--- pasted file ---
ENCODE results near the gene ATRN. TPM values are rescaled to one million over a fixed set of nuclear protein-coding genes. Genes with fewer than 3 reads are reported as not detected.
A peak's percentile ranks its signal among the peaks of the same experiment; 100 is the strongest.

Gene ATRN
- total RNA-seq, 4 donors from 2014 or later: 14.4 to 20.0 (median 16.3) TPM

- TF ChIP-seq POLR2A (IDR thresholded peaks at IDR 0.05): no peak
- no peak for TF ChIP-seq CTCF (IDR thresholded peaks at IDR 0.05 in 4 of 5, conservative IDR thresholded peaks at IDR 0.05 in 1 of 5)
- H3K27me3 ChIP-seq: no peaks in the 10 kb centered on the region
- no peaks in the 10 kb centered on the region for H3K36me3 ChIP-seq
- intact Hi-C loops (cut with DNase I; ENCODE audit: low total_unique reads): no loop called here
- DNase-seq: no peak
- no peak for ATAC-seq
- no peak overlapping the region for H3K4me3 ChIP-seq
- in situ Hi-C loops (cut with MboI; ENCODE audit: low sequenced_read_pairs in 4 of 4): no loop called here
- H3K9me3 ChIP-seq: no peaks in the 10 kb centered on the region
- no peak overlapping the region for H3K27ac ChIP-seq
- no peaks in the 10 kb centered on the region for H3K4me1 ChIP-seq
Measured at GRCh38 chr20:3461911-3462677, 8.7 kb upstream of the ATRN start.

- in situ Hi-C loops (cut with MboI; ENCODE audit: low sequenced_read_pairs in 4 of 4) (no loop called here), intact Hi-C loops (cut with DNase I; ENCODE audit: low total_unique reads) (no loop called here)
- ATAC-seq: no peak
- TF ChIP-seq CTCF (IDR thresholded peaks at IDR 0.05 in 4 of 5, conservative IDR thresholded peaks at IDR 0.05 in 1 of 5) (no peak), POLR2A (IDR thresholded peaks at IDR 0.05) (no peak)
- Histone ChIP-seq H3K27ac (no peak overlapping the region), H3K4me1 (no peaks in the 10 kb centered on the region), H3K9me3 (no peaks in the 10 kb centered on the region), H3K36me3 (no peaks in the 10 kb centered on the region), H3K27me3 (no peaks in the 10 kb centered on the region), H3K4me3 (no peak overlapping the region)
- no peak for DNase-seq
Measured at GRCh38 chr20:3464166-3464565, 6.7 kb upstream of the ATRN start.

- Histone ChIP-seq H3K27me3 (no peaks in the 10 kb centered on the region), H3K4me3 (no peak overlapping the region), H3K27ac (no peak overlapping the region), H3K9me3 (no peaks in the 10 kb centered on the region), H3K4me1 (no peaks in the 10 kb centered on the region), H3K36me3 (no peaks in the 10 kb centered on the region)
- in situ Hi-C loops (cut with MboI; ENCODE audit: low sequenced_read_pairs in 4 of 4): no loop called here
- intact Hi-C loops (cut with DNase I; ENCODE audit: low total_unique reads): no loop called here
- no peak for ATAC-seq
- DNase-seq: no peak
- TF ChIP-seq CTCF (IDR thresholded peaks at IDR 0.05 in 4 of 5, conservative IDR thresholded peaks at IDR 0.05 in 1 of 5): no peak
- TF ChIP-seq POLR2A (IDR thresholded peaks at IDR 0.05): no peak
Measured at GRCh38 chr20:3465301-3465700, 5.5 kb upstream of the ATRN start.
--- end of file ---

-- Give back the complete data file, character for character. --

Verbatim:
ENCODE results near the gene ATRN. TPM values are rescaled to one million over a fixed set of nuclear protein-coding genes. Genes with fewer than 3 reads are reported as not detected.
A peak's percentile ranks its signal among the peaks of the same experiment; 100 is the strongest.

Gene ATRN
- total RNA-seq, 4 donors from 2014 or later: 14.4 to 20.0 (median 16.3) TPM

- TF ChIP-seq POLR2A (IDR thresholded peaks at IDR 0.05): no peak
- no peak for TF ChIP-seq CTCF (IDR thresholded peaks at IDR 0.05 in 4 of 5, conservative IDR thresholded peaks at IDR 0.05 in 1 of 5)
- H3K27me3 ChIP-seq: no peaks in the 10 kb centered on the region
- no peaks in the 10 kb centered on the region for H3K36me3 ChIP-seq
- intact Hi-C loops (cut with DNase I; ENCODE audit: low total_unique reads): no loop called here
- DNase-seq: no peak
- no peak for ATAC-seq
- no peak overlapping the region for H3K4me3 ChIP-seq
- in situ Hi-C loops (cut with MboI; ENCODE audit: low sequenced_read_pairs in 4 of 4): no loop called here
- H3K9me3 ChIP-seq: no peaks in the 10 kb centered on the region
- no peak overlapping the region for H3K27ac ChIP-seq
- no peaks in the 10 kb centered on the region for H3K4me1 ChIP-seq
Measured at GRCh38 chr20:3461911-3462677, 8.7 kb upstream of the ATRN start.

- in situ Hi-C loops (cut with MboI; ENCODE audit: low sequenced_read_pairs in 4 of 4) (no loop called here), intact Hi-C loops (cut with DNase I; ENCODE audit: low total_unique reads) (no loop called here)
- ATAC-seq: no peak
- TF ChIP-seq CTCF (IDR thresholded peaks at IDR 0.05 in 4 of 5, conservative IDR thresholded peaks at IDR 0.05 in 1 of 5) (no peak), POLR2A (IDR thresholded peaks at IDR 0.05) (no peak)
- Histone ChIP-seq H3K27ac (no peak overlapping the region), H3K4me1 (no peaks in the 10 kb centered on the region), H3K9me3 (no peaks in the 10 kb centered on the region), H3K36me3 (no peaks in the 10 kb centered on the region), H3K27me3 (no peaks in the 10 kb centered on the region), H3K4me3 (no peak overlapping the region)
- no peak for DNase-seq
Measured at GRCh38 chr20:3464166-3464565, 6.7 kb upstream of the ATRN start.

- Histone ChIP-seq H3K27me3 (no peaks in the 10 kb centered on the region), H3K4me3 (no peak overlapping the region), H3K27ac (no peak overlapping the region), H3K9me3 (no peaks in the 10 kb centered on the region), H3K4me1 (no peaks in the 10 kb centered on the region), H3K36me3 (no peaks in the 10 kb centered on the region)
- in situ Hi-C loops (cut with MboI; ENCODE audit: low sequenced_read_pairs in 4 of 4): no loop called here
- intact Hi-C loops (cut with DNase I; ENCODE audit: low total_unique reads): no loop called here
- no peak for ATAC-seq
- DNase-seq: no peak
- TF ChIP-seq CTCF (IDR thresholded peaks at IDR 0.05 in 4 of 5, conservative IDR thresholded peaks at IDR 0.05 in 1 of 5): no peak
- TF ChIP-seq POLR2A (IDR thresholded peaks at IDR 0.05): no peak
Measured at GRCh38 chr20:3465301-3465700, 5.5 kb upstream of the ATRN start.